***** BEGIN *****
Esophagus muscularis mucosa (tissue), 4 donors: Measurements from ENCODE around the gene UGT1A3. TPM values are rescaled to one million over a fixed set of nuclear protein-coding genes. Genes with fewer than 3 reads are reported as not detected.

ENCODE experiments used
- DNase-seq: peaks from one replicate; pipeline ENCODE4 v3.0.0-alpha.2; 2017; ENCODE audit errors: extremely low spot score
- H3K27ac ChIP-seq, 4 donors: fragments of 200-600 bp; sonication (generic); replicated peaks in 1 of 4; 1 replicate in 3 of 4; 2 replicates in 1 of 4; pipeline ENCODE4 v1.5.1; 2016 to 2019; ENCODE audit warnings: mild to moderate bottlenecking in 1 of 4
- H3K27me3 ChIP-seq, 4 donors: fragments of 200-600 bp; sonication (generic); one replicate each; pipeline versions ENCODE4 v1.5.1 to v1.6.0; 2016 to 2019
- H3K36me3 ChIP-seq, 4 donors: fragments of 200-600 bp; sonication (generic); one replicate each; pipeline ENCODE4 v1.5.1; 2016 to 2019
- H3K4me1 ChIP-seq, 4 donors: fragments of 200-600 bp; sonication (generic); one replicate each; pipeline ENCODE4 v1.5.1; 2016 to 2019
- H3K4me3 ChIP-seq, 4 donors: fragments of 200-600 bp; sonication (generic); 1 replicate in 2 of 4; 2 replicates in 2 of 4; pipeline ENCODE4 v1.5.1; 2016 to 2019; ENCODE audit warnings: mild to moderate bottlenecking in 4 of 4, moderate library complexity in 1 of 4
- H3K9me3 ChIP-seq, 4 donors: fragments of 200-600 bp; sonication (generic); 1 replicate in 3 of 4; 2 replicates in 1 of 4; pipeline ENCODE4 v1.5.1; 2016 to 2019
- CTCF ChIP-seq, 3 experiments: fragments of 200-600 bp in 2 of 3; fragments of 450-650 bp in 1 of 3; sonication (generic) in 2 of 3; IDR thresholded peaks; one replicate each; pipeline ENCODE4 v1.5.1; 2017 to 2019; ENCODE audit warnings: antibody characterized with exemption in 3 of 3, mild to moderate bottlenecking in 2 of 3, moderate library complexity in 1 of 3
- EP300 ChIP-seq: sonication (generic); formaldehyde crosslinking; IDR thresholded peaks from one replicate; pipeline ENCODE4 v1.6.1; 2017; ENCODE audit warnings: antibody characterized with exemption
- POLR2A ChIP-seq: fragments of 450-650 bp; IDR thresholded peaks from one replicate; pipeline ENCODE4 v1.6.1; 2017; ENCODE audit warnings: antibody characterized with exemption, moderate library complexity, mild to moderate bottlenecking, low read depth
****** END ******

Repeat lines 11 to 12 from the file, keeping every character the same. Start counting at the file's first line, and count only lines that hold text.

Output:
- EP300 ChIP-seq: sonication (generic); formaldehyde crosslinking; IDR thresholded peaks from one replicate; pipeline ENCODE4 v1.6.1; 2017; ENCODE audit warnings: antibody characterized with exemption
- POLR2A ChIP-seq: fragments of 450-650 bp; IDR thresholded peaks from one replicate; pipeline ENCODE4 v1.6.1; 2017; ENCODE audit warnings: antibody characterized with exemption, moderate library complexity, mild to moderate bottlenecking, low read depth